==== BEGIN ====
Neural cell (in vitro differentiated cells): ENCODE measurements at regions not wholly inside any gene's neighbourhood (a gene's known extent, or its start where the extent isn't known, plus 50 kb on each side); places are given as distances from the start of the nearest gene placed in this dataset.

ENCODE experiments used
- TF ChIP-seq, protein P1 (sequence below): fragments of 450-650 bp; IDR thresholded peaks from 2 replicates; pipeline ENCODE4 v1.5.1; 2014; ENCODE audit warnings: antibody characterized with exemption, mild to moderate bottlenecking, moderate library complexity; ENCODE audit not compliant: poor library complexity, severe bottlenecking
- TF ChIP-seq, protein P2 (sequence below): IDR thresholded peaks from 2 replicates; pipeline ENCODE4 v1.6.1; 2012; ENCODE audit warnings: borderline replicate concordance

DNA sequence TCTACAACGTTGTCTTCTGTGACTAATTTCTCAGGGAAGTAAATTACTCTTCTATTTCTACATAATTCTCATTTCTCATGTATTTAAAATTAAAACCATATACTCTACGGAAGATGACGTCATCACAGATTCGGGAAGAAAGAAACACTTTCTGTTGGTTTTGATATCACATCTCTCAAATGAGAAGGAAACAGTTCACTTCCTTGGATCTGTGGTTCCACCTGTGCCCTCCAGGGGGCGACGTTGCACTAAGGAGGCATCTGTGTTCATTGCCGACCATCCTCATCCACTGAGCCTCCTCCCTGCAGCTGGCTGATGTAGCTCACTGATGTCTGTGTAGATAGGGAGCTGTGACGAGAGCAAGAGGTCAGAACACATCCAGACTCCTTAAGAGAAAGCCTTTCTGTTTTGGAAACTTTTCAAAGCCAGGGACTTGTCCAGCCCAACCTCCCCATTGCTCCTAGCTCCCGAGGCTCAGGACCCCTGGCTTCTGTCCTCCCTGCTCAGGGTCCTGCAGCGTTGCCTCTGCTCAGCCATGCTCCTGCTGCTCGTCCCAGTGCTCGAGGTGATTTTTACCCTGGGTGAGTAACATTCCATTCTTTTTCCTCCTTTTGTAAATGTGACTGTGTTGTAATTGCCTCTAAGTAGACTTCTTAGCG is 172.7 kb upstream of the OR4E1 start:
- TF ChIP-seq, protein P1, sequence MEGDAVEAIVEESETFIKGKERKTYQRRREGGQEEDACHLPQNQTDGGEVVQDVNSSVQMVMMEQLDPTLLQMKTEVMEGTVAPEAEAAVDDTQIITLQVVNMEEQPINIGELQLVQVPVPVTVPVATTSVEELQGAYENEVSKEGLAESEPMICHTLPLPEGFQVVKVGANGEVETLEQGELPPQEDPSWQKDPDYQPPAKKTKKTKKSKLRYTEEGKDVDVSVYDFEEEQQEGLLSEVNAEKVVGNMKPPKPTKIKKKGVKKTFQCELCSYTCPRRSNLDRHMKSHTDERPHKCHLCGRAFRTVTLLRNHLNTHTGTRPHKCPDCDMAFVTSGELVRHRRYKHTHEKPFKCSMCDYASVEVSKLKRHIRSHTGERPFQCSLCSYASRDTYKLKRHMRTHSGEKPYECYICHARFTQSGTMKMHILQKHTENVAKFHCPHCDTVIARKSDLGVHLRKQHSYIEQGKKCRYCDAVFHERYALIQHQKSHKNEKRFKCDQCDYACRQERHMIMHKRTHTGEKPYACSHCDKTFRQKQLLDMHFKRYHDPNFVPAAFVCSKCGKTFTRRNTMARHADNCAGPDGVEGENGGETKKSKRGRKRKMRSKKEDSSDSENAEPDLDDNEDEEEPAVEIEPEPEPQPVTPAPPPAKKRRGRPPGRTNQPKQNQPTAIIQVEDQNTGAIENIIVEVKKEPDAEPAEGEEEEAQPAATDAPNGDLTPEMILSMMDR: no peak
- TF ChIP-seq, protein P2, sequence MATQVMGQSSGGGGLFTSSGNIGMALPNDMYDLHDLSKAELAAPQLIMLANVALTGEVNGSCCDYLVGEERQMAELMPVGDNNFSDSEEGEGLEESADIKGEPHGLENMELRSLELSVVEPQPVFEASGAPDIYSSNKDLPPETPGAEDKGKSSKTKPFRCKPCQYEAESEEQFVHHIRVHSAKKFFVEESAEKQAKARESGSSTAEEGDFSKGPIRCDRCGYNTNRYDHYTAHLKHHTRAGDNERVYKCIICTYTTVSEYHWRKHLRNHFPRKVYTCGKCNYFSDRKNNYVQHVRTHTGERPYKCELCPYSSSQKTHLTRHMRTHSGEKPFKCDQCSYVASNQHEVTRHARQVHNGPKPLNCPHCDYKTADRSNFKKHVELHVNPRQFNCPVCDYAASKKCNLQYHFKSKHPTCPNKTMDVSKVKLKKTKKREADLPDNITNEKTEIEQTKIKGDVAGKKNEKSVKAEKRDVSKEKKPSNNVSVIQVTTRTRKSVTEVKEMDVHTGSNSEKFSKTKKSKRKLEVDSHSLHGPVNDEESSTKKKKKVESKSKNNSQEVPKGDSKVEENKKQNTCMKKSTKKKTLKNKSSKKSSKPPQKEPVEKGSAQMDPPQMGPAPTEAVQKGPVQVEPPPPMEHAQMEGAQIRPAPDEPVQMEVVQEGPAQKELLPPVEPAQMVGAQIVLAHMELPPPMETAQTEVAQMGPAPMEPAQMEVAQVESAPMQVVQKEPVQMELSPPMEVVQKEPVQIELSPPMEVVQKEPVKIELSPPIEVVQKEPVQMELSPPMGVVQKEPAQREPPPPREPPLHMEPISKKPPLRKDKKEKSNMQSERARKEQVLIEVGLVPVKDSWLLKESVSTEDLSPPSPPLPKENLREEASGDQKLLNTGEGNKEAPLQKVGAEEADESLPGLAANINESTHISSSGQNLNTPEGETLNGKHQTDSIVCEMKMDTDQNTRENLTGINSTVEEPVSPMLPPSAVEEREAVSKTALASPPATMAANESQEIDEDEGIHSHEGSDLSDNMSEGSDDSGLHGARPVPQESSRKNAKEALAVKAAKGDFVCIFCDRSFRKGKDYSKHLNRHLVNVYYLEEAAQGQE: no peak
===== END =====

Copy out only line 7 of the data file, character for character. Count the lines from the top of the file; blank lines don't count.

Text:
- TF ChIP-seq, protein P2, sequence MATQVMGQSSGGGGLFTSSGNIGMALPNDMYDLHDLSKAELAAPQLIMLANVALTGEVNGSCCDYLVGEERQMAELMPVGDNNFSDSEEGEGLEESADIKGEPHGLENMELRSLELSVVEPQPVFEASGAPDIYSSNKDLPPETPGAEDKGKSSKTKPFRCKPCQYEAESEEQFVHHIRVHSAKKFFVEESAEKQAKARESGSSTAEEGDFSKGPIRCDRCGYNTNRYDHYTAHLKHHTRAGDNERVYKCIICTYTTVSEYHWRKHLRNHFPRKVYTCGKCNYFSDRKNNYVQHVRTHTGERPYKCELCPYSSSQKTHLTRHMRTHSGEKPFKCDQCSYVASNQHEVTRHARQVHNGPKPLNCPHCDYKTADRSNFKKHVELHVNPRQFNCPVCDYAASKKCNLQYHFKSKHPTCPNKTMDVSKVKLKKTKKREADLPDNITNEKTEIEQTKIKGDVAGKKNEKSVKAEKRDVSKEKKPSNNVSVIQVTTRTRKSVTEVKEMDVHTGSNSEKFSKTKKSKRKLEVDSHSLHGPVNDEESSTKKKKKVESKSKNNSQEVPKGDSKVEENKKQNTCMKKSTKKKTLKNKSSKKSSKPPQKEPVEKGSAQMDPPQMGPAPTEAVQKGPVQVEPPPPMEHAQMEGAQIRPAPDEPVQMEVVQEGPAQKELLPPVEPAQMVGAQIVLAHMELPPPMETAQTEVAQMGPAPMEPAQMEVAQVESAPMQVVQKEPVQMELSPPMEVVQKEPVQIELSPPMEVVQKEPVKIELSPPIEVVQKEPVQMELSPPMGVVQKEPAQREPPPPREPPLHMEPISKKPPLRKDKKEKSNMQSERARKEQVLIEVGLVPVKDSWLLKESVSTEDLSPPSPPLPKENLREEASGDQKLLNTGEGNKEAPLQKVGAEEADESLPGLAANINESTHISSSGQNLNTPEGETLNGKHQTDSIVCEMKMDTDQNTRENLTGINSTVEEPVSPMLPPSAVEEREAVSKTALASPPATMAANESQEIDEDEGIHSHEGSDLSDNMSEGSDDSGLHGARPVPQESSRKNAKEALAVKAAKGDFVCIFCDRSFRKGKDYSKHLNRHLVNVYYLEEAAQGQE: no peak